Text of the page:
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Edward W Elgar

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March 20, 1997 | WILLIAM D. MONTALBANO, TIMES STAFF WRITER
Is it morally defensible to ignore the last wishes of a national hero if there is a chance of re-creating a flash of his genius? Listen to the music. But beware: Sour notes echo from the audience. As he lay dying of cancer in 1933, Edward W. Elgar, the great English composer, worried about his unfinished Third Symphony. "Don't let anyone tinker with it. . . . No one could understand," he told his daughter Clarice and friend W.H.
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ENTERTAINMENT
May 29, 1997 | WILLIAM D. MONTALBANO, TIMES STAFF WRITER
Is it morally defensible to ignore the last wishes of a national hero if there is a chance of re-creating a flash of his genius? Listen to the music. But beware: Sour notes echo from the audience. As he lay dying of cancer in 1933, Edward W. Elgar, the great English composer, worried about his unfinished Third Symphony. "Don't let anyone tinker with it. . . . No one could understand," he told his daughter Clarice and friend W.H. Reed, head of the London Symphony, according to Reed's written account of the bedside conversation.
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ENTERTAINMENT
May 29, 1997 | WILLIAM D. MONTALBANO, TIMES STAFF WRITER
Is it morally defensible to ignore the last wishes of a national hero if there is a chance of re-creating a flash of his genius? Listen to the music. But beware: Sour notes echo from the audience. As he lay dying of cancer in 1933, Edward W. Elgar, the great English composer, worried about his unfinished Third Symphony. "Don't let anyone tinker with it. . . . No one could understand," he told his daughter Clarice and friend W.H. Reed, head of the London Symphony, according to Reed's written account of the bedside conversation.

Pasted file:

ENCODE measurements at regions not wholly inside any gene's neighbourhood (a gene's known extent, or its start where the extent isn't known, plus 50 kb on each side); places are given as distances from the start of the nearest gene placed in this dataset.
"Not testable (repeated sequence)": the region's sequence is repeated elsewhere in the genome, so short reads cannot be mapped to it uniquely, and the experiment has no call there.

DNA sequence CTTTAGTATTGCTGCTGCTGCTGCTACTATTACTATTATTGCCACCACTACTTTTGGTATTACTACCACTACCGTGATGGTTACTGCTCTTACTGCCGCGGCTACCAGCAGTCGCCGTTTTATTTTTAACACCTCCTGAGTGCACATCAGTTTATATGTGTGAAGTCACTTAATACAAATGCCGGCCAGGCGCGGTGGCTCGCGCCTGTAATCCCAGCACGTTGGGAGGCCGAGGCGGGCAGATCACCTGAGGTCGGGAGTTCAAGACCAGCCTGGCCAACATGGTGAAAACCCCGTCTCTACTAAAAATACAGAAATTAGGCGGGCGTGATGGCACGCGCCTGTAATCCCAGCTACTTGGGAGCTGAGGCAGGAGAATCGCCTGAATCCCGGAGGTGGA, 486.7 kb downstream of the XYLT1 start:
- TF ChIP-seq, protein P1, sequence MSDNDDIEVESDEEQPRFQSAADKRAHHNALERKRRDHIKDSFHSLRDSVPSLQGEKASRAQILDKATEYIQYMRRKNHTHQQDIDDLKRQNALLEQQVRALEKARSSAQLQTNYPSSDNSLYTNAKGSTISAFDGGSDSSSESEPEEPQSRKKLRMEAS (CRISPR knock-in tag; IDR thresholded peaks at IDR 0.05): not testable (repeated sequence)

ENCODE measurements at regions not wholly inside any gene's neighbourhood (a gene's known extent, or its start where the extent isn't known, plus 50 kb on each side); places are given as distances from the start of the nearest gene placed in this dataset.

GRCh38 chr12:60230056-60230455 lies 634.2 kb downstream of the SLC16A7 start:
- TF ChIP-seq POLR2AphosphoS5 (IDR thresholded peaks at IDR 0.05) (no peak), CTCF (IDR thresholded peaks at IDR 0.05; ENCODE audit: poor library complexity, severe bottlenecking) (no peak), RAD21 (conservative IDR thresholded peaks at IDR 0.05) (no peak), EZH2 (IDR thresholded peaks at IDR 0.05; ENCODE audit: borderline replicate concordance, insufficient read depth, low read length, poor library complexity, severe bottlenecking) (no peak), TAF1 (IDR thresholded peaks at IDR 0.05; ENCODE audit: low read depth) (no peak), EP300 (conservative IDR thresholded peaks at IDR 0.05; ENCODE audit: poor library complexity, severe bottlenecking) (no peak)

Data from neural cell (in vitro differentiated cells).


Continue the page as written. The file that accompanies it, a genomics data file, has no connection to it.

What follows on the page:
ENTERTAINMENT
March 20, 1997 | WILLIAM D. MONTALBANO, TIMES STAFF WRITER
Is it morally defensible to ignore the last wishes of a national hero if there is a chance of re-creating a flash of his genius? Listen to the music. But beware: Sour notes echo from the audience. As he lay dying of cancer in 1933, Edward W. Elgar, the great English composer, worried about his unfinished Third Symphony. "Don't let anyone tinker with it. . . . No one could understand," he told his daughter Clarice and friend W.H.
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